Arnaud Roine/ECPAD/AP
This photo taken March 8 shows French soldiers patrolling in the Mettatai region in northern Mali. France, Mali's former colonial ruler, started the campaign in January, fearing the region was becoming a terrorist haven.

Tacit French support of separatists in Mali brings anger, charges of betrayal

The rise to power, again, of the ethnic Turareg MNLA has Malians angry and wondering about Europe's role and commitment to their security and unity.

As the war to rid Mali of Islamic rebels winds down, frustrations are building over a French military now widely seen as siding with a controversial ethnic faction that had previously cooperated with Al Qaeda.

In the cities of Gao and Timbuktu where the French in January chased out one set of extremists, anger is building over French acquiescence with another group of separatists, known as the Movement for the National Liberation of Azawad, or MNLA.

In recent days, the MNLA separatists, mostly of ethnic Tuareg heritage, and who a year ago aggressively set themselves up in the north and more recently collaborated with Islamic radicals, have begun to exercise authority and make claims on power and money.

Formal paperwork issued, for example, that requires vehicles and drivers moving in and out of the northern region of Kidal, to pay tax, are just some examples. The papers are stamped with a “State of Azawad” seal, the logo of the MNLA.

New revelations that the MNLA is setting up a parallel government under French auspices has sparked outrage not only here, but throughout Mali.

“The MNLA has benefitted from the intervention more than any other group” says Gao resident Abba Maiga. “So now I have to ask, did France intervene to save Mali, or did they intervene to save the MNLA?” 

Many Malians wonder if France is actually committed to restoring the territorial integrity of Mali. And while France and its African allies have made considerable progress in driving the Islamist rebels from their strongholds, the fact remains that the question of Tuareg separatism remains one of the key political disagreements that plunged Mali into chaos in the first place.

Mr. Maiga, a Gao resident who lived here both when it was occupied by the MNLA and then by the mosaic of Islamist rebel groups recently driven out by the French-led forces, says he was ecstatic when the French first intervened.

But now he questions the motivations behind the intervention. “I don’t trust them [the French] anymore. They’ve betrayed us,” he says.  

Collaboration, not confrontation

The MNLA swooped into Kidal last month after rebels linked to Al Qaeda abandoned the city in the wake of French airstrikes. Since then, the MNLA has been manning checkpoints, and warning France and its African allies that the Malian army is not welcome and would be treated as enemies. 

For now, it appears that France prefers to collaborate with the MNLA and focus on rooting the Islamist rebels out of their mountain strongholds, rather than help the Malian army retake the territory that initially fell to the MNLA last year.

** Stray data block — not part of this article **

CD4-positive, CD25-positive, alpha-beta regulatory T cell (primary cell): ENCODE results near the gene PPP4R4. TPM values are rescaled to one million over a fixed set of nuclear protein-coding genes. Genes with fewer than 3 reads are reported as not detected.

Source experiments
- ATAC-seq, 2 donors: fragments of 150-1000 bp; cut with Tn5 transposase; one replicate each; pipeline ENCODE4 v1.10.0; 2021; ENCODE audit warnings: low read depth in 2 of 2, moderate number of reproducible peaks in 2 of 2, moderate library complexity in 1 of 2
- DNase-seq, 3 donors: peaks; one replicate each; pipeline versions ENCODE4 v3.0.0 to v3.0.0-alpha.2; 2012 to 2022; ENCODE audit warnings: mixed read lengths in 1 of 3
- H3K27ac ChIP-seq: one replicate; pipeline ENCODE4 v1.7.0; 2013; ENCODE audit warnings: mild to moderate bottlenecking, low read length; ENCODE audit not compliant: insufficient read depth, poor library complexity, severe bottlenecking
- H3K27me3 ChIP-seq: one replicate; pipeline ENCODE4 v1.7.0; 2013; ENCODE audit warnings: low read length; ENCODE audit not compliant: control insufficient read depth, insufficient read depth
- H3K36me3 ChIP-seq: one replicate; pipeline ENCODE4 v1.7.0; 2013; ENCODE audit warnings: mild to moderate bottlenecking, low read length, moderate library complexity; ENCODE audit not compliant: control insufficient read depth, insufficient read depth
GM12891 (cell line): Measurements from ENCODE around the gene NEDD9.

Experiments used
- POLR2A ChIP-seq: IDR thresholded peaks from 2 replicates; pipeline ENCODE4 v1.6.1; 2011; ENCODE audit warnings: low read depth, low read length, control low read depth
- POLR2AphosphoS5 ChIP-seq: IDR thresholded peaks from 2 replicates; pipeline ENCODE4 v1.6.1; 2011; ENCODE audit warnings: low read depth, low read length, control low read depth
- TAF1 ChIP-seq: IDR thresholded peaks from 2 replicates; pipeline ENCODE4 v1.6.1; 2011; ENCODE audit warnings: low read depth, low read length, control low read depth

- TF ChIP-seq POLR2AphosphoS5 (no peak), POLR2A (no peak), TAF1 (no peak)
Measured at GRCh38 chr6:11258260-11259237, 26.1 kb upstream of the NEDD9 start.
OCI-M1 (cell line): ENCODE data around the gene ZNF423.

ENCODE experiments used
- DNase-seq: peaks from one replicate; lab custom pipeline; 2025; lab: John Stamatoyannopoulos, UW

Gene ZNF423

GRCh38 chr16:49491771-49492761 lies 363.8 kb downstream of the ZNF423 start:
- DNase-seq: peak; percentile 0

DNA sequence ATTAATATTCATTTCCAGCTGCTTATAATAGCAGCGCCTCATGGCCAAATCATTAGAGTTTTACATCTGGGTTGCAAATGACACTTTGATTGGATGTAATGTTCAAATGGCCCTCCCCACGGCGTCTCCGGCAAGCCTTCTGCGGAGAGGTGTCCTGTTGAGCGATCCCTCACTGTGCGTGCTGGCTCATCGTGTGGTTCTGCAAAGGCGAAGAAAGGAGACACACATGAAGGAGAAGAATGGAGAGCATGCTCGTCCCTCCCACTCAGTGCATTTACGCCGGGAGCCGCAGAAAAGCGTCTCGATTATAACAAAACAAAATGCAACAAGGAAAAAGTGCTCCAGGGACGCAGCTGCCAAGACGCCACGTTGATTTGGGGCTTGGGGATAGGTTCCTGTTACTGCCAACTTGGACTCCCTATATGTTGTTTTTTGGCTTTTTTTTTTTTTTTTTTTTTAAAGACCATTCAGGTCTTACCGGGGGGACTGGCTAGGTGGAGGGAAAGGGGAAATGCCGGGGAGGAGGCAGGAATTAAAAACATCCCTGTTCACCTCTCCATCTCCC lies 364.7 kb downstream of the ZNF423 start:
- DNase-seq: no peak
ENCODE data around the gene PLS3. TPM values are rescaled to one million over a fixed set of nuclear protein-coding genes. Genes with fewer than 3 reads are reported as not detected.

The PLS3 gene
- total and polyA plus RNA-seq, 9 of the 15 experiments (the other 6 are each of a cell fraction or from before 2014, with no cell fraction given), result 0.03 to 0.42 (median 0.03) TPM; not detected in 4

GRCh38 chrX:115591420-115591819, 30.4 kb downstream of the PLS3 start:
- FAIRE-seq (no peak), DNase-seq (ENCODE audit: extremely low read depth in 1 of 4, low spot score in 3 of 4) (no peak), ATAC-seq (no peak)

And while France is supporting the Malian army in its bid to consolidate control over the regions of Gao and Timbuktu, there is mounting evidence that it is doing the same with the MNLA in Kidal.

Drivers who recently travelled to the region said that the MNLA is charging between $60 and $80 dollars to enter, and $80 to $100 more to enter Kidal city. The same fees apply when exiting Kidal. 

The MNLA paper for drivers shows an exercise of authority: The document, written in both French and Arabic and is replete with a header that reads, “State of Azawad: Unity, Liberty, Security,” requires details on the driver, the type of vehicle, the owner of the vehicle, and various registration numbers.

Toward the bottom, a stamp depicts a map of the aspirational borders of an independeant Azawad, includes the regions of Gao and Timbuktu.

“They said their goal was to fight the Islamists and to restore the territorial integrity of Mali, but now they are helping separatists,” says an elected official in Gao who asked not to be named, speaking of the French. “They are working with the terrorists!” he shouts, pointing at the document in question.

Residents in Gao fear that the money earned by transit taxes will be used to fund another separatist rebellion; the MNLA contends that in the wake of several suicide bombings in and around the city, the documentation and taxation are necessary in order to maintain security. 

"All vehicles within the territory controlled by the MNLA must have this document," Moussa Ag Assarid, the European MNLA representative, told Reuters in Paris. "In this way we can differentiate between potential terrorists, drug traffickers, and ordinary drivers."

Past ties to Islamists

The MNLA first gained control of northern Mali when it fought alongside Islamist rebels – some of whom are linked to Al-Qaeda – to drive the Malian army from a vast desert expanse roughly the size of Texas.

But the separatists were quickly outmaneuvered – militarily and politically – by their allies of convenience and were driven from all of the major towns and cities in the region. 

But for much of the population in Gao – northern Mali’s largest city of approximately 85,000 – the MNLA’s brief reign was associated with systemic looting, human rights abuses, and seen as enabling the Islamist takeover.

The MNLA contends that the Malian military cannot be trusted in Kidal, citing a history of past abuse as well as more recent allegations of extrajudicial killings of ethnic Tuaregs and Arabs by Malian forces. 

Mali’s interim-President Dioncounda Traoré has stated he is open to negotiating with the MNLA provided it abandons calls for independence. For its part, the MNLA has stated it would be willing to accept some sort of negotiated autonomy, but has refused to disarm ahead of any talks.  

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